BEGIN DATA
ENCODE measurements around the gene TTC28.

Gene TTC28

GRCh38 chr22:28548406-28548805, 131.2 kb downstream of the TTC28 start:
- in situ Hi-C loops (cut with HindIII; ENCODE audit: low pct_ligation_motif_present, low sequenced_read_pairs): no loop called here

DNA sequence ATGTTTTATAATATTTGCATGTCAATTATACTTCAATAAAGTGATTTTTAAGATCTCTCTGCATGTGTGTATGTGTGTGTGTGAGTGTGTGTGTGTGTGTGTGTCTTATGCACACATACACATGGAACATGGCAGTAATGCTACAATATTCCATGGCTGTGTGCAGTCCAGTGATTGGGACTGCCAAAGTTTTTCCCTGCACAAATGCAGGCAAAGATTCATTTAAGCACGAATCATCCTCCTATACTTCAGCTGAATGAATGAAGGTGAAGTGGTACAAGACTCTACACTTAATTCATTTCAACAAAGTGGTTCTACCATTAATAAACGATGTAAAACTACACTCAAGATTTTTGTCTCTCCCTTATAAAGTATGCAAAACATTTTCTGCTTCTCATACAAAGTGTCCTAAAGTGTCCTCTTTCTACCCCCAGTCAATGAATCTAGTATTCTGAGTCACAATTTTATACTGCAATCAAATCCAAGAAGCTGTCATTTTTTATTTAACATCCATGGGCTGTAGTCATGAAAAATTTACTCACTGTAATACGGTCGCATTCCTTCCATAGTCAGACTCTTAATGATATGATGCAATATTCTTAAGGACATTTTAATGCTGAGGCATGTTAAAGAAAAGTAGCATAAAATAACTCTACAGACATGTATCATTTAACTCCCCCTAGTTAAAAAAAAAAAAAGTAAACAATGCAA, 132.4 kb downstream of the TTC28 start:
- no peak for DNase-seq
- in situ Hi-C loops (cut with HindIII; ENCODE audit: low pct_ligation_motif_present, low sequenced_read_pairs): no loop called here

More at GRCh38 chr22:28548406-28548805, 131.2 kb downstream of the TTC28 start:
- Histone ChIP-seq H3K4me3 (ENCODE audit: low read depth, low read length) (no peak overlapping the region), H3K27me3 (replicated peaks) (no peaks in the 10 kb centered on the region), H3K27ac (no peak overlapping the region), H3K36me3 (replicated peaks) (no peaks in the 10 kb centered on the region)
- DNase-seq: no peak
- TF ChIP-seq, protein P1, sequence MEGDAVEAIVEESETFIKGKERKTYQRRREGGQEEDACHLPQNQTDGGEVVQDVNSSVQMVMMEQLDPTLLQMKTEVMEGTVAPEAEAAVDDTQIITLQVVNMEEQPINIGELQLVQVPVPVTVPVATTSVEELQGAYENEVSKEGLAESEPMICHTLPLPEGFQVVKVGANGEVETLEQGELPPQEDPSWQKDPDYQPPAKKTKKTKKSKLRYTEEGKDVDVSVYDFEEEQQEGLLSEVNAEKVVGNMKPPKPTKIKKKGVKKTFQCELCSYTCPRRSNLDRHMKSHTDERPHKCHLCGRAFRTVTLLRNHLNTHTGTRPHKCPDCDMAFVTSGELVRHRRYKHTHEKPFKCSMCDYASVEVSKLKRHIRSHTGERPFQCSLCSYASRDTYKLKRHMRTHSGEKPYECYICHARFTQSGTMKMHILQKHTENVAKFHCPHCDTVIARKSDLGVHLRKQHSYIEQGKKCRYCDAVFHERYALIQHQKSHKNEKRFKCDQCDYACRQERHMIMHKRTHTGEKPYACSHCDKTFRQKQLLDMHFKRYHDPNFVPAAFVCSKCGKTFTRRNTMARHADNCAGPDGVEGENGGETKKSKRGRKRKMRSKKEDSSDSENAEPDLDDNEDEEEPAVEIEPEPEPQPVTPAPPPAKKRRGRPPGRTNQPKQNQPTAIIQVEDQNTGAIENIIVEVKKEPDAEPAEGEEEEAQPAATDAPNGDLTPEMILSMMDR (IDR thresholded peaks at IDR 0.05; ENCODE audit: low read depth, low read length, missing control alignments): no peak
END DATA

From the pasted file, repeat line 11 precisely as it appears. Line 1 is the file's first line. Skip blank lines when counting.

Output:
- TF ChIP-seq, protein P1, sequence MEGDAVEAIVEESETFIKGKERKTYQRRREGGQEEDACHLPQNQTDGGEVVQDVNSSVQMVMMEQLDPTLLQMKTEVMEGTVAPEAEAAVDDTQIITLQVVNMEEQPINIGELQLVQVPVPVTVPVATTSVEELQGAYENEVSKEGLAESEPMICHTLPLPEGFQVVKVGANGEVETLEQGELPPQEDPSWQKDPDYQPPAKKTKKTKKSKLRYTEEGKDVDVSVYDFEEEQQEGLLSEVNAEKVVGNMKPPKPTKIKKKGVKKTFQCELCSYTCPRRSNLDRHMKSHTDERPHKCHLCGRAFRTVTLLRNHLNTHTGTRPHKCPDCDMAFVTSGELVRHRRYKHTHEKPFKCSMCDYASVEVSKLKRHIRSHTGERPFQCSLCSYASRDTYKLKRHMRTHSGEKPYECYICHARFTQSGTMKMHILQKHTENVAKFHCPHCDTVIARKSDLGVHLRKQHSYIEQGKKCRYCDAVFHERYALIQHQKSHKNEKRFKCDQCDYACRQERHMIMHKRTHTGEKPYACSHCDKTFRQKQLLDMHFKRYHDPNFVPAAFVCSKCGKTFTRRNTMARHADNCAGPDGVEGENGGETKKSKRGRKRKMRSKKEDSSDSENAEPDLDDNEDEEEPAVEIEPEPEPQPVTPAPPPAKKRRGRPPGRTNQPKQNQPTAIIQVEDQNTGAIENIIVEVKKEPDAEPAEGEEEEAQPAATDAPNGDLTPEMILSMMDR (IDR thresholded peaks at IDR 0.05; ENCODE audit: low read depth, low read length, missing control alignments): no peak